On the other hand, Thibodeau, a man who has built his career by trying to outwork his opponents, has a practice scheduled on the books each day as he tries to mold his young players with the older ones.

"With the NBA, if you want to find an excuse [for being tired], you can pretty easily find one every night," Thibodeau said. "The travel is the travel, you got to travel during the season. So [the challenge is] how quickly can we adapt and get ready to play."

Playing in a back-to-back is one thing, but a 14-hour flight offers its own set of challenges for both teams. Timberwolves All-Star swingman Jimmy Butler found a different way to pass time during the long journey.

"I went to sleep," he said. "Had a glass of wine with Cole [Aldrich]. Talked about life and country music. It doesn't get too much better than that if you ask me."

Once both teams touched down, they arrived at a basketball-crazed country ready to embrace some of the biggest stars in the game. Butler, like many of his teammates genuinely seems excited about the opportunity in front of him this week.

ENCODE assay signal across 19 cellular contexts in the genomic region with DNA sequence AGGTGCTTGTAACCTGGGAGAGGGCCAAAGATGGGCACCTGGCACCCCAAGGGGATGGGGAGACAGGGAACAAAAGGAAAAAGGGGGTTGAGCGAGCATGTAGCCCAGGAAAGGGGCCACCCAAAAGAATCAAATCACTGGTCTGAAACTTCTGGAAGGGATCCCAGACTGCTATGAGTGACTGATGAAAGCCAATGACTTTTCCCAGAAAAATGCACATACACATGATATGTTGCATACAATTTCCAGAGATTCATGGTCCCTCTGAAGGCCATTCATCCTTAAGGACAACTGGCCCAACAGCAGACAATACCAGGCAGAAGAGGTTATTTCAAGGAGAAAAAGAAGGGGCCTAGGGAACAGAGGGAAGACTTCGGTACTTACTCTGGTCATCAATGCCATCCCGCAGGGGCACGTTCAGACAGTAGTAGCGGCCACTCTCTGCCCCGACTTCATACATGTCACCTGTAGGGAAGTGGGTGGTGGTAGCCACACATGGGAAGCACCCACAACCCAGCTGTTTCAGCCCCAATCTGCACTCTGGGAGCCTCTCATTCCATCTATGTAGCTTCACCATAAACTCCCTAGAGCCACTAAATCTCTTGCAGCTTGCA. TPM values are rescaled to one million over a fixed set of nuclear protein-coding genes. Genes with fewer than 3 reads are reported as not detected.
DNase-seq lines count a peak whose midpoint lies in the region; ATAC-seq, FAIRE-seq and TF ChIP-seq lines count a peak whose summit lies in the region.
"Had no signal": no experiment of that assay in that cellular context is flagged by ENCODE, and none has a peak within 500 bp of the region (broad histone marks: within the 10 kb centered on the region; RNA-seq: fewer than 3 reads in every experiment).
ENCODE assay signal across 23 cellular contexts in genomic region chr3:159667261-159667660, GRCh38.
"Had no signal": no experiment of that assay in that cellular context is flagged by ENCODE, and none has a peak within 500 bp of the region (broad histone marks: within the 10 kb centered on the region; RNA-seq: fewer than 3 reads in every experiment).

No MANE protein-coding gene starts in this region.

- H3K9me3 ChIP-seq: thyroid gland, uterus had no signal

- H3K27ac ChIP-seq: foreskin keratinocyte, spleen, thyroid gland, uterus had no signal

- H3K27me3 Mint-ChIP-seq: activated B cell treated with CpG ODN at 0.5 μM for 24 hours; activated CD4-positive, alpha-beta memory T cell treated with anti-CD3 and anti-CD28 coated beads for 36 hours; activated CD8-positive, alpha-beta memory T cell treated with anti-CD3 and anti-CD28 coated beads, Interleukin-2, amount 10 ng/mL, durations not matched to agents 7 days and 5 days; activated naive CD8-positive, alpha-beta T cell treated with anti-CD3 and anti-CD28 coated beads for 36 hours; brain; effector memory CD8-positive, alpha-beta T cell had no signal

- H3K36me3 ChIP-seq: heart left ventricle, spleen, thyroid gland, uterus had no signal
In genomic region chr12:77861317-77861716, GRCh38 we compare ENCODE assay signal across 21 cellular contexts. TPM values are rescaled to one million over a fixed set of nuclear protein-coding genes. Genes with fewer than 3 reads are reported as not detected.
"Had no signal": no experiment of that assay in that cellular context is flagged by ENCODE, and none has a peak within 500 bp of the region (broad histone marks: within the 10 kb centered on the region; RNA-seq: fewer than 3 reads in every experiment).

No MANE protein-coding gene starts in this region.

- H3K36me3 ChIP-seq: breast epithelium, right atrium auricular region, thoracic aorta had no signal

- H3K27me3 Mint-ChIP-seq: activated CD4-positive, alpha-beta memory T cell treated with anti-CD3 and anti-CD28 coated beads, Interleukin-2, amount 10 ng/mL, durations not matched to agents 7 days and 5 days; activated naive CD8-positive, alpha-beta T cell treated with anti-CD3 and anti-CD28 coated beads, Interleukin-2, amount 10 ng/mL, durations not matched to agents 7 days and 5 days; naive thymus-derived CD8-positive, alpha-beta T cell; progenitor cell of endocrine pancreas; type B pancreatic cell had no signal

"When you're on social media, when you're on the internet, you're here, you see how big basketball is here," Butler said. "You're walking down the street and you'll see a [Dwyane Wade], a Steph [Curry] or whoever's jersey it might be. They really love basketball here. So to be able to come here and spend eight days over in China, it's huge. It's huge for a lot of people's brands and for the brand of basketball here. If you ask anybody, you see everybody smiling, because we're happy to be able to play basketball, but definitely here in China."

As the Timberwolves and Warriors get set to play their games this week, they do so in the middle of a week in which China is observing a national holiday. The usual billboards and advertisements that accompany the NBA's Global Games aren't as prevalent yet, but the excitement will certainly be there on Thursday afternoon during the NBA's first game here. No matter the circumstances, Thibodeau refuses to give his team any built-in excuses regarding their travel or circumstance.

"I think just so you can try and stay on the same schedule," Thibodeau said of why it's so important to practice right after landing. "You're a little bit fatigued getting off the plane. You don't want to lose a day. It didn't have the intensity of a regular practice where you're having contact, but it does allow you to work on timing and making corrections and then get ready to have a good day tomorrow. But just getting into the gym, I think it will help tonight, too, adjusting to the time difference and everything."

Towns doesn't need the extra help. He's just excited to be back in a place where, just like in the United States, he has already become a big star.

"It's awesome," Towns said. "I've been here last year, it was a great experience. To be again in front of the Chinese fans, but this time get to play the game that I love at the highest level in front of them, it's a lot of fun and it's a great experience. I can't wait to play."